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The end of the year is approaching, bringing with it that sense of slowdown, of a subtle gear shift across my life and the lives of people making plans to be elsewhere in December. Something in the last, frantic rush to Get Things Done has meant that I’ve been a little neglectful of this space. For which I apologise. And move swiftly on, loathing those blogs which are little more than periodic apologies for non-posting. It’s the blogging equivalent of those statements that begin “I don’t mean to be rude, but…”. Write, or don’t. I will.

The next three months at least promise to be busy. I’ve been making plans and squeezing the last inches out of my budget to make it all hang together, but now everything seems to be in place. So this is a condensed update of the things you can expect to see me write about. Or write in a manner affected by.

On the first of December, it’s time to get back in the air. I land in Entebbe, Uganda at 9pm and hit the ground running. The next morning sees an interview with the Refugee Law Project about the work they do with former IDPs (internally displaced people) in the north, before Thomas, Saskia, Naomi and I will head north to Gulu to get on with the challenge of documenting as many stories as possible in the two weeks we will have there. Besides the areas I mentioned that I was keen to focus on in a previous post (rehabilitation programs, demining and South Sudanese refugee camps), naomi has also mentioned that there will be an event of some sort happening at Pabbo, one of the largest IDP camps, that we can tag along to.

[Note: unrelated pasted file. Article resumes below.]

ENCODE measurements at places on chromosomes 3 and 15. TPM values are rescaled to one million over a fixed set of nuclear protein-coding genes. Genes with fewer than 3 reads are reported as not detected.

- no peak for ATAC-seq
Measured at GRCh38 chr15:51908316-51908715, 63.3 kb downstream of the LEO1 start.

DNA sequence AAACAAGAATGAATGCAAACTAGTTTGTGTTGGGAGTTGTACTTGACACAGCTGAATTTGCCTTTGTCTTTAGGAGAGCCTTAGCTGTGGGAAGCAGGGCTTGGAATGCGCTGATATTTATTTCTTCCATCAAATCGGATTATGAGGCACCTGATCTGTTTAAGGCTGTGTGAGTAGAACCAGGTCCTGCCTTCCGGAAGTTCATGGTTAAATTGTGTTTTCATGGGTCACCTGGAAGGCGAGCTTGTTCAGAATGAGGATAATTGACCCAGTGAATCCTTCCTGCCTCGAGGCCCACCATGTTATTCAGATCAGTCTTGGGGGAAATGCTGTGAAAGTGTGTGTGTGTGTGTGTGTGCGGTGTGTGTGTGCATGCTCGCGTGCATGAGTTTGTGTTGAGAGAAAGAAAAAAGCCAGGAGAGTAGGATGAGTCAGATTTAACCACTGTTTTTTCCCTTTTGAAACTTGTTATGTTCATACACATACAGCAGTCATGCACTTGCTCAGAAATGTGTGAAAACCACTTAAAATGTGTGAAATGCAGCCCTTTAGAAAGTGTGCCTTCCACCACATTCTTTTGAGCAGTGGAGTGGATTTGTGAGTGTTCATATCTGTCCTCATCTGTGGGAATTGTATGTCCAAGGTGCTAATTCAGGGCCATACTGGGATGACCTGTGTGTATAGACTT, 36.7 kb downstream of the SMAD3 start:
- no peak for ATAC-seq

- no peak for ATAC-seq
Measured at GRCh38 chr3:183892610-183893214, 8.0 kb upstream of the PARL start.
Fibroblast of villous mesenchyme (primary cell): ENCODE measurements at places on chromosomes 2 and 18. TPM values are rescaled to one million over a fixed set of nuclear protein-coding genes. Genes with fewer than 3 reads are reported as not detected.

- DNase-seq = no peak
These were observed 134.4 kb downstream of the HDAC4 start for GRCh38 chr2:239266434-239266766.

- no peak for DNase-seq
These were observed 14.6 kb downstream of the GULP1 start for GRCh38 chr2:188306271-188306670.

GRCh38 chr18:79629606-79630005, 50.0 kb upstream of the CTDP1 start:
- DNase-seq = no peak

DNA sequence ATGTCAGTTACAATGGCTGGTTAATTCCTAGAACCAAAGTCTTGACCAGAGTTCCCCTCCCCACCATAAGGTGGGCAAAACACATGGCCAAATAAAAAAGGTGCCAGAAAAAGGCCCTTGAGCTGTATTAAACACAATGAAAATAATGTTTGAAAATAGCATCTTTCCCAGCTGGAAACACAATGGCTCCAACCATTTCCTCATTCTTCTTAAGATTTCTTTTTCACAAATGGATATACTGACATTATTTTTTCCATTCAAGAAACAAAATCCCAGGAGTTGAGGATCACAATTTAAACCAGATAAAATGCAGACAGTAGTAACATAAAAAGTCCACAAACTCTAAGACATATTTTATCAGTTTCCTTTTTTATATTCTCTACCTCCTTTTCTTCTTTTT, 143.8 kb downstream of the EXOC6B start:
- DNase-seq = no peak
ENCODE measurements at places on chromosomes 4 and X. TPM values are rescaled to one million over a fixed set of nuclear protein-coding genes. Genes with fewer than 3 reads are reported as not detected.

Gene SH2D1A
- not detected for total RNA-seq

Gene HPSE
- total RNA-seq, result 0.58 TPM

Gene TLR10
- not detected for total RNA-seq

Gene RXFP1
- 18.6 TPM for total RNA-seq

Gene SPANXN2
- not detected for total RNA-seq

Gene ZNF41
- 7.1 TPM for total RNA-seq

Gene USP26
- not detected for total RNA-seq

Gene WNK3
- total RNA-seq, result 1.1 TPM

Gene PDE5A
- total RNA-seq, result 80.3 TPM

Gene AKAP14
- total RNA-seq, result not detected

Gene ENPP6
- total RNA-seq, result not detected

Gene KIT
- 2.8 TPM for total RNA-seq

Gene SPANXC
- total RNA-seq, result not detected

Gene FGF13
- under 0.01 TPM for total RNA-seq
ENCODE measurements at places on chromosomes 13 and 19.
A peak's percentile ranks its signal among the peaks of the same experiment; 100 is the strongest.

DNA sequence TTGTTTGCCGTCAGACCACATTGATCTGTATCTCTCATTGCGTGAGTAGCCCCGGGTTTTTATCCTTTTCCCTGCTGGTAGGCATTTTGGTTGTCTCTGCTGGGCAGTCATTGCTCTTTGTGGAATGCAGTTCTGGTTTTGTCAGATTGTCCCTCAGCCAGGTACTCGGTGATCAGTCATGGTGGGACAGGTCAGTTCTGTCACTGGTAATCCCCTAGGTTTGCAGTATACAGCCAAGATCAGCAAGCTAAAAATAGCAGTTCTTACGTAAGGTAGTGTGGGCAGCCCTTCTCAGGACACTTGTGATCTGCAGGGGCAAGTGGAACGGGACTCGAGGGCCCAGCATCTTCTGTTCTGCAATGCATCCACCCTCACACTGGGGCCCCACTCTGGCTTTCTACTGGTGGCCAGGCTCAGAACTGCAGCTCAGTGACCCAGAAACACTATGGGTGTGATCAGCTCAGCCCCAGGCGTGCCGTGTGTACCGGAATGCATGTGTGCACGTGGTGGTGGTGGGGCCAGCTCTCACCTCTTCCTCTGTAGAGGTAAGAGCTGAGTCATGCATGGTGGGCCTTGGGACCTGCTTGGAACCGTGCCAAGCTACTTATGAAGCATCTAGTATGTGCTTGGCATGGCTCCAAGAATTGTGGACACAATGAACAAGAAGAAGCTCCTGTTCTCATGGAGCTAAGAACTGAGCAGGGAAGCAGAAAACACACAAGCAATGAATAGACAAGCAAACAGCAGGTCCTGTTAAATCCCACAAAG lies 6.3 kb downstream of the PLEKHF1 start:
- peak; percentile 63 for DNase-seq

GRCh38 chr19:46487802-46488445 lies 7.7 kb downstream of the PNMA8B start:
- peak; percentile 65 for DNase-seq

I’m excited for what should actually be real downtime. Not roughing it in chicken buses, not pushing myself hard to get things done, not doing anything except spending some time with Katherine and relaxing as thoroughly as possible.

Flying back to Johannesburg on the 17th, it’s back on a plane with me on the 18th to fly to London, where¬† I will be spending a good few weeks with my (much) better half, exploring the city, eating roasted chestnuts, toasting the Queen and whatever else it is that one does in Britain. I’m excited for what should actually be real downtime. Not roughing it in chicken buses, not pushing myself hard to get things done, not doing anything except spending some time with Katherine and relaxing as thoroughly as possible. The problem with ends-of-years, for me at any rate, is that they always find me wound up quite emotionally tightly. It’s more than likely a product of insufficient rest the rest of the year, but I hate that it gets in the way of really good writing – the honest stuff that I love to revisit on these pages when I need a little emotional kick in the pants. Between Uganda and the United Kingdom, I should hopefully find that emotional center again, and have much less white noise floating around the creative synapses.

Then, sometime in mid to late January, it’s back to South Africa, back to Grahamstown and enrolment again. I’m a sucker for punishment, and something about journalism appeals. So I applied for – and have been accepted to – the university’s MA program. Which means the next year or two spent doing a great deal more writing of all sorts. Given a choice, and inspired a little by the people around me, I’d like to try find a research topic that would involve more travelling back to places like Uganda. But arguing and pleading for it can wait until I am rested, returned, and have practiced getting the pitch of my pleading voice just right.

So there’s my holiday plans. I hope you have made yours by this point in the year too, and that they serve equally to unfuzz your creative passages and bring you back in 2011 as bright, shiny and strong.